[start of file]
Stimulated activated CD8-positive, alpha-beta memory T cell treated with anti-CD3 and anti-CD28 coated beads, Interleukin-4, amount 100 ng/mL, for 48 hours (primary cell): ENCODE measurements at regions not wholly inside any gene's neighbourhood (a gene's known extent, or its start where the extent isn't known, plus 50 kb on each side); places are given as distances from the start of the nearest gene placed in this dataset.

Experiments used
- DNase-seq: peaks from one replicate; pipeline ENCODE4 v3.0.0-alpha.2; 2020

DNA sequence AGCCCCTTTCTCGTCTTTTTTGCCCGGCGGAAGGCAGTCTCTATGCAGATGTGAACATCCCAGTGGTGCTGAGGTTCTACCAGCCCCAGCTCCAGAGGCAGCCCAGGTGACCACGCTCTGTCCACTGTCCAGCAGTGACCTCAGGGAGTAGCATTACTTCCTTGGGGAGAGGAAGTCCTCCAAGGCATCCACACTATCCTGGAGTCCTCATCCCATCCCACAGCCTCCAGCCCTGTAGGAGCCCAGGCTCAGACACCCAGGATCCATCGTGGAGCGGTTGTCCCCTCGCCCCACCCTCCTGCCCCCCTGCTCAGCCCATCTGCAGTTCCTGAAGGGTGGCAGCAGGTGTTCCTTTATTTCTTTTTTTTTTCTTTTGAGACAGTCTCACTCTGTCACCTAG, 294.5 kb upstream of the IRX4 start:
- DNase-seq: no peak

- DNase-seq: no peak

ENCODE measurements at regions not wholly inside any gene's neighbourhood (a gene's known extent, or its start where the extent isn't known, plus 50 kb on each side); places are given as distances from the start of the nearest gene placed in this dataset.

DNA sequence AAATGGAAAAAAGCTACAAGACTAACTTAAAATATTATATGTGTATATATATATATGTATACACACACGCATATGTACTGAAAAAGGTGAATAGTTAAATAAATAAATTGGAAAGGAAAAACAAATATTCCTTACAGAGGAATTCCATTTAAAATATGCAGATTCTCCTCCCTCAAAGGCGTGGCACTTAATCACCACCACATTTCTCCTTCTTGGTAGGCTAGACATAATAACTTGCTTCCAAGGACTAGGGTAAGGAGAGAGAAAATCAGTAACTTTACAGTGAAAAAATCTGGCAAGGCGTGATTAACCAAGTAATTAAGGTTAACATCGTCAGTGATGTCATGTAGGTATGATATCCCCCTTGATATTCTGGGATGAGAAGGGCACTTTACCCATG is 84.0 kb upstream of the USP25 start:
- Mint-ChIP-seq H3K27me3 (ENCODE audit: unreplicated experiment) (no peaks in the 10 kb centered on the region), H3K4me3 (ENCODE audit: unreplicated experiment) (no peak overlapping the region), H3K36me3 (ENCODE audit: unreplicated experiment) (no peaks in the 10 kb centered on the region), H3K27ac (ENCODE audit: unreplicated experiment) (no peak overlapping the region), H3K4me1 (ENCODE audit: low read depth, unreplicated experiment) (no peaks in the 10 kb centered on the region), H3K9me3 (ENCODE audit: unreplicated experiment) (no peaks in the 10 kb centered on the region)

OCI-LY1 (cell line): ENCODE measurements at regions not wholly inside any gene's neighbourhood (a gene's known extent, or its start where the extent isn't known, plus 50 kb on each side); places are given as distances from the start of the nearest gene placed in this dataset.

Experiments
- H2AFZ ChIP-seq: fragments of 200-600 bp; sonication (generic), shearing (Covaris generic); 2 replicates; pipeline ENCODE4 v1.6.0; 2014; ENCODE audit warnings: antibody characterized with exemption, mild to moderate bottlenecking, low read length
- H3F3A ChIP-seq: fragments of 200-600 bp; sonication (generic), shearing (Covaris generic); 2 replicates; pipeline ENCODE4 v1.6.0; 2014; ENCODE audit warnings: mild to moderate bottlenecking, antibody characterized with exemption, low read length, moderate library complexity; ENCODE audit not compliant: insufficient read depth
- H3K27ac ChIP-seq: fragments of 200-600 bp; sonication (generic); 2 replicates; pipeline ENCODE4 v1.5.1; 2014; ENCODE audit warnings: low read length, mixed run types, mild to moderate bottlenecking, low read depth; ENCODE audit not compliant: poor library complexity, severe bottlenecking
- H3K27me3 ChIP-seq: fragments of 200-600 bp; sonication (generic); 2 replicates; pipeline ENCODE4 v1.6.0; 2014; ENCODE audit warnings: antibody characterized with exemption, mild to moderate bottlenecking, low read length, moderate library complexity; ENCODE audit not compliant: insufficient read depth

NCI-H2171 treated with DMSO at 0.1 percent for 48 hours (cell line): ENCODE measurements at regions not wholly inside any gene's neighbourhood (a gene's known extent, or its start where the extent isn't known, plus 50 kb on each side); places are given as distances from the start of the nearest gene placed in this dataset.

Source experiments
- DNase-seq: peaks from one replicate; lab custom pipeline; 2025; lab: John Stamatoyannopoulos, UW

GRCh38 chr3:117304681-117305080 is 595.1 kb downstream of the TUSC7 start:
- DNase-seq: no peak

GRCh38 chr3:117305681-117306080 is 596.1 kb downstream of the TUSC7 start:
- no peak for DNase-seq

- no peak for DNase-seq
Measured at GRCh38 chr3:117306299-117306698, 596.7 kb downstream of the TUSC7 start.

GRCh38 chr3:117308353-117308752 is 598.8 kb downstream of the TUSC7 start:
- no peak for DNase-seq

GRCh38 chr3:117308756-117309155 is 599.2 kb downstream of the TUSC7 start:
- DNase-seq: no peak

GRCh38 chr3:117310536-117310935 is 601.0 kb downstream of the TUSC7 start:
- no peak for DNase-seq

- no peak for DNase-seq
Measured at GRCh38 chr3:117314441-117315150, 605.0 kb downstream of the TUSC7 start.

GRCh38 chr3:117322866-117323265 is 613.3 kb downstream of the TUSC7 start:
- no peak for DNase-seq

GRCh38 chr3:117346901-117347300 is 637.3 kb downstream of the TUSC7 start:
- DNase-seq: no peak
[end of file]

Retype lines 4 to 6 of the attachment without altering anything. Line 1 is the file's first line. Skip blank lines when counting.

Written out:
DNA sequence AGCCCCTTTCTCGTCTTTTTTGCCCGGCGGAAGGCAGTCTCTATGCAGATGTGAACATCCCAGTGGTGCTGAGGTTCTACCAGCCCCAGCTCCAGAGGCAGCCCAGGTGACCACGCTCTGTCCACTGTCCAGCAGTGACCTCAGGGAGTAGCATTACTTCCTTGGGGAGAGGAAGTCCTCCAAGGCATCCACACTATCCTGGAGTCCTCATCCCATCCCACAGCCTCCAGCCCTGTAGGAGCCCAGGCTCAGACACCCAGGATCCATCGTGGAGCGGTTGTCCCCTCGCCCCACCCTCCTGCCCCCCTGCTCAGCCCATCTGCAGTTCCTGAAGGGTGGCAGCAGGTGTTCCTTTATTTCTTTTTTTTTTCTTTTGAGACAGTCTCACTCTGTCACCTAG, 294.5 kb upstream of the IRX4 start:
- DNase-seq: no peak

- DNase-seq: no peak